December 13, 2012
THE PEOPLE &C., APPELLANT,
BRANDON MCFADDEN, RESPONDENT.
The opinion of the court was delivered by: Lippman, Chief Judge:
This opinion is uncorrected and subject to revision before publication in the New York Reports.
The issue presented by this appeal is whether double jeopardy barred defendant from being retried for criminal possession of a controlled substance in the third degree after a previous jury had deadlocked on that charge, but rendered a partial verdict convicting him of the lesser included offense of criminal possession of a controlled substance in the seventh degree. We find that, under these circumstances, double jeopardy does not preclude defendant's retrial and therefore reverse.
Defendant was indicted for criminal possession of a controlled substance in the third degree, criminal sale of a controlled substance in the third degree and criminal possession of a controlled substance in the seventh degree in connection with a single transaction that occurred on July 22, 2008. At his initial trial in June 2009, the jury was not instructed to consider the charges in any particular order. During the second day of deliberations, the jury sent out a note indicating that it had reached a verdict on count three (seventh degree possession), but was unable to reach a unanimous verdict on the remaining counts. The court instructed the jury to continue deliberating on all counts, observing that it had not been deliberating for an extended time, having only received the case late in the afternoon of the previous day.
Shortly thereafter, the jury sent out a note indicating that juror number five was asking to be removed from service. The court refused to grant the request without some further indication as to the nature of the problem and asked to be advised if it was a question of the juror's health. It also instructed the jurors not to surrender their honestly held views or to close their minds to the opinions of their fellow jurors.
The jury then sent out a note indicating that juror number five wanted to be excused due to blood pressure problems, that were "being exacerbated by [her belief that her] individual rights during deliberations in trying to reach a verdict beyond a reasonable doubt [were] being violated."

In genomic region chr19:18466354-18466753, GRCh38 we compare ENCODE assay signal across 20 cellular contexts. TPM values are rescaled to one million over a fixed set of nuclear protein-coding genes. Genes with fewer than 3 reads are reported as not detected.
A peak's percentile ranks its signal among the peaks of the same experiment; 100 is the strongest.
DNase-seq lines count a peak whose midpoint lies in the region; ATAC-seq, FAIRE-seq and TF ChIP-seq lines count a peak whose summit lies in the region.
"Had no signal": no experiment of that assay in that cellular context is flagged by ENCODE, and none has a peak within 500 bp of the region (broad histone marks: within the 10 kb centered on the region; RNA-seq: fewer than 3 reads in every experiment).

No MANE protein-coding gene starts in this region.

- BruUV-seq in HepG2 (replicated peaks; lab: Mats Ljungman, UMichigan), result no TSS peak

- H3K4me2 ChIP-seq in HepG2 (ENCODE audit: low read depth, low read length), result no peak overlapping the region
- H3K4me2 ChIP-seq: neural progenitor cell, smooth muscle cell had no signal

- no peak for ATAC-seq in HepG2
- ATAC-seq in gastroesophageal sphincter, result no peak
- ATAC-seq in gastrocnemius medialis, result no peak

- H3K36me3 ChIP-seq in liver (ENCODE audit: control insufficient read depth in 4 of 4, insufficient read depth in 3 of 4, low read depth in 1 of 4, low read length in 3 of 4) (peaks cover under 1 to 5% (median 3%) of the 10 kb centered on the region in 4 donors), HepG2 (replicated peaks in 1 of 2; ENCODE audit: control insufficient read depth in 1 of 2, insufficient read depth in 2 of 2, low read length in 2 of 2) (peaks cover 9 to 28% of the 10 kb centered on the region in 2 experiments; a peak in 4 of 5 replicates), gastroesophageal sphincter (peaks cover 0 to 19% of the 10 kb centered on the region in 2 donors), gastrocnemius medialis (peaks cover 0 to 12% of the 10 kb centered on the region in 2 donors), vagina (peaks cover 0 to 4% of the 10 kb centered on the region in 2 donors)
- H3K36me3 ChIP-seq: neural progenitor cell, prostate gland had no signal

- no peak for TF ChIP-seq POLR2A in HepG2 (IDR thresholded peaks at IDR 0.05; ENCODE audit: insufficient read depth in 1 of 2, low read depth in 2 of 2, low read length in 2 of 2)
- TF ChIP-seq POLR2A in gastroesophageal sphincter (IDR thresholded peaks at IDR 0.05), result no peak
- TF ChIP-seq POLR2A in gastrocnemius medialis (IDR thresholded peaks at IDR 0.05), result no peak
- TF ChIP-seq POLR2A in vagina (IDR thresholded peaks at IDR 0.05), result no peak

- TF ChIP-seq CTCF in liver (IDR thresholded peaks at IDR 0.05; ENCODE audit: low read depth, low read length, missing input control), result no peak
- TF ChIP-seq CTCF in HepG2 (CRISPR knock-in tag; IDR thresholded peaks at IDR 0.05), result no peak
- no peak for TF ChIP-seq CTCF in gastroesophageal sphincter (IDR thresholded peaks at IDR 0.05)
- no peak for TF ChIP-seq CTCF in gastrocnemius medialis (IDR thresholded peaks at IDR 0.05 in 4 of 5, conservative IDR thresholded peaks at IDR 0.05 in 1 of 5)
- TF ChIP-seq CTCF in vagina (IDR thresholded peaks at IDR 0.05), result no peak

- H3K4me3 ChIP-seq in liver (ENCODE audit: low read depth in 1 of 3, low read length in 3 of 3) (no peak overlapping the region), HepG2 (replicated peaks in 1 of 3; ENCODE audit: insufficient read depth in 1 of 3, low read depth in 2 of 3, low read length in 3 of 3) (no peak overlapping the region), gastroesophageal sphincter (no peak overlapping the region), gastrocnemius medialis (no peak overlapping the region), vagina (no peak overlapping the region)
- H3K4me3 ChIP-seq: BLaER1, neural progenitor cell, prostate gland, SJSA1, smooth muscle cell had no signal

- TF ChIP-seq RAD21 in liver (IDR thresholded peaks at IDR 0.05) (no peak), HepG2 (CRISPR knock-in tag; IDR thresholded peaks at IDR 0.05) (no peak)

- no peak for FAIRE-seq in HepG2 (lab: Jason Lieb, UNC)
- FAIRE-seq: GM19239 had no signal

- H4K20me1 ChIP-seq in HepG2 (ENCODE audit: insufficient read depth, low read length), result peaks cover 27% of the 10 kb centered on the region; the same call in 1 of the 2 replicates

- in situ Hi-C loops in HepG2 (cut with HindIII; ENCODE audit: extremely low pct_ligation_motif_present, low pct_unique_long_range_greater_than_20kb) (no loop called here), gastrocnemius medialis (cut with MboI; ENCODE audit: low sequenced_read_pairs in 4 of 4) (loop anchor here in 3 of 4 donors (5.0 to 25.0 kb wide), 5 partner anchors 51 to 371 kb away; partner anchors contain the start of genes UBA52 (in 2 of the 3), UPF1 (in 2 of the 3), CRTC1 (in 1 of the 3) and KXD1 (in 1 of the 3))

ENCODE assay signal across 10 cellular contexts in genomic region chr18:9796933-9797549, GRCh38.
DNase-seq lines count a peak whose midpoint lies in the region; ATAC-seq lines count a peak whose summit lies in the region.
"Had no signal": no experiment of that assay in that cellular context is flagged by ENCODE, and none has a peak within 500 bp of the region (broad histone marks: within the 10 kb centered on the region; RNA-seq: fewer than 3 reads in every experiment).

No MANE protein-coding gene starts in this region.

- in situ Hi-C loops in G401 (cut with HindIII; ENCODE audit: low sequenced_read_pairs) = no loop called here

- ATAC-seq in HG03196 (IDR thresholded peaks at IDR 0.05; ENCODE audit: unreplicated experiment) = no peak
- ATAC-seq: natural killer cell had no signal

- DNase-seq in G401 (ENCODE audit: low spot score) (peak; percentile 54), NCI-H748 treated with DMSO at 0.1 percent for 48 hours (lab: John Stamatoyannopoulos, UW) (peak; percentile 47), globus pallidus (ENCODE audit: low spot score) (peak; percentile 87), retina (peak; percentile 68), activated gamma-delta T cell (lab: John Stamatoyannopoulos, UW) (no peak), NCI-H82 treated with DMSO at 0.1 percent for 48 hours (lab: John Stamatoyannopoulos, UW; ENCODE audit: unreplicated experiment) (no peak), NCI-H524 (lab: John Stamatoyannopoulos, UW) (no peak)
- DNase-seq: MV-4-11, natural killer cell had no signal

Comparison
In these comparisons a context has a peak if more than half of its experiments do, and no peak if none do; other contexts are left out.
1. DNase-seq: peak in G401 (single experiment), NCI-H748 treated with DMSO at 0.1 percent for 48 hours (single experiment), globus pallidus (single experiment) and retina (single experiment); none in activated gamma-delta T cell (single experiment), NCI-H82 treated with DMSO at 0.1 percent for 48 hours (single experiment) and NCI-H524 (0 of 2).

At that point, defense counsel moved for a mistrial. The court proposed inquiring whether the jury still had a unanimous verdict on the seventh degree possession count and whether further deliberations would be productive on the remaining two counts. The People then indicated that they would like additional information about the juror's blood pressure problem, but the court rejected that idea, saying "[d]efense counsel has indicated he would be moving for a mistrial. There's no prejudice to the People to retry those two counts if [the jury] can't deliberate further. I'm not going to endanger this juror's possible health by virtue of forcing her in some way to continue deliberating if defense is moving for a mistrial."
In response to the court's questions, the jury indicated that they did have a verdict on count three, but that they were deadlocked on the other counts. The court then proposed taking a partial verdict and -- as to the remaining two counts -- either giving the jury an Allen charge or declaring a mistrial. Defense counsel again requested a mistrial as to counts one and two and the court acceded to the request. The jury delivered a partial verdict convicting defendant of criminal possession of a controlled substance in the seventh degree. The court then discharged the jury, noting that the remaining "matters will have to be retried before another jury." Defense counsel ordered the transcripts to prepare for the retrial and the parties agreed to select a date for the retrial at defendant's sentencing proceeding.